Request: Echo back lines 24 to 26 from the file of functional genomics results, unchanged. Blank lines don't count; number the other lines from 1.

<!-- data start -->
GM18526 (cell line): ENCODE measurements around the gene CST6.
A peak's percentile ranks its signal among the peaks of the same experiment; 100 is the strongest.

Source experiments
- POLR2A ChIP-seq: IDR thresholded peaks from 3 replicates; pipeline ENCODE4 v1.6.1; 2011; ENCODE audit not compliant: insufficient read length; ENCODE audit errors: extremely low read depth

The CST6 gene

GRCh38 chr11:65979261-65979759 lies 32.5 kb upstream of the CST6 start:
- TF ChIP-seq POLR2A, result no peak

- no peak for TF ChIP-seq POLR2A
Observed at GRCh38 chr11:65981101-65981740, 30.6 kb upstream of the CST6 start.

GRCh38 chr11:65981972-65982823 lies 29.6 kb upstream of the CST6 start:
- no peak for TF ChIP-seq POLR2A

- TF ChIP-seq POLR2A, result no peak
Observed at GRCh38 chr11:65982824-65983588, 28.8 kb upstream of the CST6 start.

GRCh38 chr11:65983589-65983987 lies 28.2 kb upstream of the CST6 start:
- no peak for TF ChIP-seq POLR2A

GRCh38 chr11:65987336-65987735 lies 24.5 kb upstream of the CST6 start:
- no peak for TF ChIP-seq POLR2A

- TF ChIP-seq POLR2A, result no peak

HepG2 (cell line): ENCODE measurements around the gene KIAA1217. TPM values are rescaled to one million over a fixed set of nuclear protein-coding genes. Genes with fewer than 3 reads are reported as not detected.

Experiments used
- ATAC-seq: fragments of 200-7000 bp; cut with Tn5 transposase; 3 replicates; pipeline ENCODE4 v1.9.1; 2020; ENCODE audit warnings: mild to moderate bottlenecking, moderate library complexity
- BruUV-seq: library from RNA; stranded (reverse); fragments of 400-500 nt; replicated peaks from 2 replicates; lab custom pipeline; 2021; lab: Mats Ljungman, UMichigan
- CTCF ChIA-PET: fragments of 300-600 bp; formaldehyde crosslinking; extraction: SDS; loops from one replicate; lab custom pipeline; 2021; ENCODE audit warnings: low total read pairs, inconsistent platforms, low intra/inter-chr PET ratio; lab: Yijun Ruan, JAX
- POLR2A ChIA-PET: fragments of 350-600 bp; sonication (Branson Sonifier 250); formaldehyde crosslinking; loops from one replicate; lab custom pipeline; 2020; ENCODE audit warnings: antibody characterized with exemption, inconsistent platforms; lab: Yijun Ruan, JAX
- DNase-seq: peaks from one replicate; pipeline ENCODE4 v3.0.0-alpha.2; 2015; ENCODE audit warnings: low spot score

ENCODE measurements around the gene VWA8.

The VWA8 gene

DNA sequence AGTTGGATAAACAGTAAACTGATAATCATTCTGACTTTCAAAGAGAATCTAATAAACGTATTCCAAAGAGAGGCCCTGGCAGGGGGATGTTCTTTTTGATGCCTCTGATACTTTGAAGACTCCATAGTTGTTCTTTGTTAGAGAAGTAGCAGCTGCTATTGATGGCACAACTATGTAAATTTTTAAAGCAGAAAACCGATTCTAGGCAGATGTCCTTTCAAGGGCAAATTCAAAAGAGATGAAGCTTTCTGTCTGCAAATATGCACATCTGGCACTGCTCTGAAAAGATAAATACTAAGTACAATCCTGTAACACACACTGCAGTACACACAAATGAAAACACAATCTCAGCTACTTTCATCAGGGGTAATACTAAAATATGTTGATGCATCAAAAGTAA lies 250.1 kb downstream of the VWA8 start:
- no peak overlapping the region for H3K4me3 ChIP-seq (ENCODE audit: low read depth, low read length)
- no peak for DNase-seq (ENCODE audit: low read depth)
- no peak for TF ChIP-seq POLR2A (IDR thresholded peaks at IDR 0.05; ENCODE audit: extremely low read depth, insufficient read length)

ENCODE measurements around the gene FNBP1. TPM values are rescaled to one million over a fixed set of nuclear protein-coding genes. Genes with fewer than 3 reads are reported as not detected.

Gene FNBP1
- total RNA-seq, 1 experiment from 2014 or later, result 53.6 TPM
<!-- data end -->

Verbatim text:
- POLR2A ChIA-PET: fragments of 350-600 bp; sonication (Branson Sonifier 250); formaldehyde crosslinking; loops from one replicate; lab custom pipeline; 2020; ENCODE audit warnings: antibody characterized with exemption, inconsistent platforms; lab: Yijun Ruan, JAX
- DNase-seq: peaks from one replicate; pipeline ENCODE4 v3.0.0-alpha.2; 2015; ENCODE audit warnings: low spot score

ENCODE measurements around the gene VWA8.